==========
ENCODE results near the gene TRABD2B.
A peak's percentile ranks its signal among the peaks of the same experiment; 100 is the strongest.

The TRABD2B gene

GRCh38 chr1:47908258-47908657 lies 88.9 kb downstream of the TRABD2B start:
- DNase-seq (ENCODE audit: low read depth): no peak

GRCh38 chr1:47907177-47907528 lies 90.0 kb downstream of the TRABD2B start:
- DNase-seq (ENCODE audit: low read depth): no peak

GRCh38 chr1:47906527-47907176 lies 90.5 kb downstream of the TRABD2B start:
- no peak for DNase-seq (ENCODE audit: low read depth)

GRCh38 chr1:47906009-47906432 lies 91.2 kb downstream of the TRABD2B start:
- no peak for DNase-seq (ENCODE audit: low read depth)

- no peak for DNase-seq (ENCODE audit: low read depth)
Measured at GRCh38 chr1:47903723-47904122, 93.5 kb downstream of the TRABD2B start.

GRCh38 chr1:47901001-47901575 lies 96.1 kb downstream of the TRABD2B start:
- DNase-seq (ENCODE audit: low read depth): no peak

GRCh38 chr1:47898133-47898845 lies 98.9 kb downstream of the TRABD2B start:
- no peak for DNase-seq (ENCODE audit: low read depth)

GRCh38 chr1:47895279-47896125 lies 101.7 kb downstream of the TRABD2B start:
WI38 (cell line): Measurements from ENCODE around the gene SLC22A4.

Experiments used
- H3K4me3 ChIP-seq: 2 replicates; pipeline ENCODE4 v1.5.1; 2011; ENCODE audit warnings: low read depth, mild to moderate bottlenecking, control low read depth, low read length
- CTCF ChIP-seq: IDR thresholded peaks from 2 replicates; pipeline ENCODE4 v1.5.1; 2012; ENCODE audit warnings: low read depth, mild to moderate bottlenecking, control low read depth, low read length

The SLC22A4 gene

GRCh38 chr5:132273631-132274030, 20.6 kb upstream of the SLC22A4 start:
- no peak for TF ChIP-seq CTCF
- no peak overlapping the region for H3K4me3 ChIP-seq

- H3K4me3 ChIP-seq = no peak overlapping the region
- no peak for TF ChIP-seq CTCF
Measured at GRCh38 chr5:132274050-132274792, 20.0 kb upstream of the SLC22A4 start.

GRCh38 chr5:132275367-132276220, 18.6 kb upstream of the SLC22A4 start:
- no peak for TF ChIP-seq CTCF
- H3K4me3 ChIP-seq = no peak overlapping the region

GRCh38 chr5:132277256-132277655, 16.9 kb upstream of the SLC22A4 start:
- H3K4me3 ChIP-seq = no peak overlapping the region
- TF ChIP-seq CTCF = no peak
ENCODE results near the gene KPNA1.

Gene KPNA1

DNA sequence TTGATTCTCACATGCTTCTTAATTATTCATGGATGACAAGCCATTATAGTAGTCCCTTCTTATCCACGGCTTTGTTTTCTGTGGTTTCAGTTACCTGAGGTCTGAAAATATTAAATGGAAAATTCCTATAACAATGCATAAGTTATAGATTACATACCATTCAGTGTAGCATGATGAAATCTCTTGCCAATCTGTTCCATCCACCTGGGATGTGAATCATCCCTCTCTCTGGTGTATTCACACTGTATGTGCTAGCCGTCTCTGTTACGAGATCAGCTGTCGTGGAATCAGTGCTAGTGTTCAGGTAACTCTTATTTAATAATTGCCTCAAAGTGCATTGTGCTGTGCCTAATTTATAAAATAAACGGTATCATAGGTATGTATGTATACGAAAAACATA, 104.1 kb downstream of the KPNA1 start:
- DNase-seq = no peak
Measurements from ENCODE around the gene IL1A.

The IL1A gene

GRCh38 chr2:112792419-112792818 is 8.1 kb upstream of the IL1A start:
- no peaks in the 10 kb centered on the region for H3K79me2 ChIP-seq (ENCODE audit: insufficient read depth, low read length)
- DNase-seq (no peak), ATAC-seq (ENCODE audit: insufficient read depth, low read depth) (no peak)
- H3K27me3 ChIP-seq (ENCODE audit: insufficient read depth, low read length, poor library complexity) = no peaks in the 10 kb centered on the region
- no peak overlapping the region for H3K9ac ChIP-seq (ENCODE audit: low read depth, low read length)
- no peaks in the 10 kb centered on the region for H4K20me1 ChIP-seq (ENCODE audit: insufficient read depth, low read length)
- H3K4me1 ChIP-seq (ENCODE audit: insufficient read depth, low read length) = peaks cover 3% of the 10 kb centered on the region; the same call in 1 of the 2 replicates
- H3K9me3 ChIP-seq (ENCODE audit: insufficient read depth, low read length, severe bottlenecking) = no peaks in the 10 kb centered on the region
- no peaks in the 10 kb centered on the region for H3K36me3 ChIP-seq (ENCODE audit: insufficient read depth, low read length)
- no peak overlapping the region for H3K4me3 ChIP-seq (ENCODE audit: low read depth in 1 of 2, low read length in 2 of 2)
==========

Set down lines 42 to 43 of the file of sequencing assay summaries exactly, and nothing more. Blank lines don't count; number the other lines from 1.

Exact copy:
GRCh38 chr2:112792419-112792818 is 8.1 kb upstream of the IL1A start:
- no peaks in the 10 kb centered on the region for H3K79me2 ChIP-seq (ENCODE audit: insufficient read depth, low read length)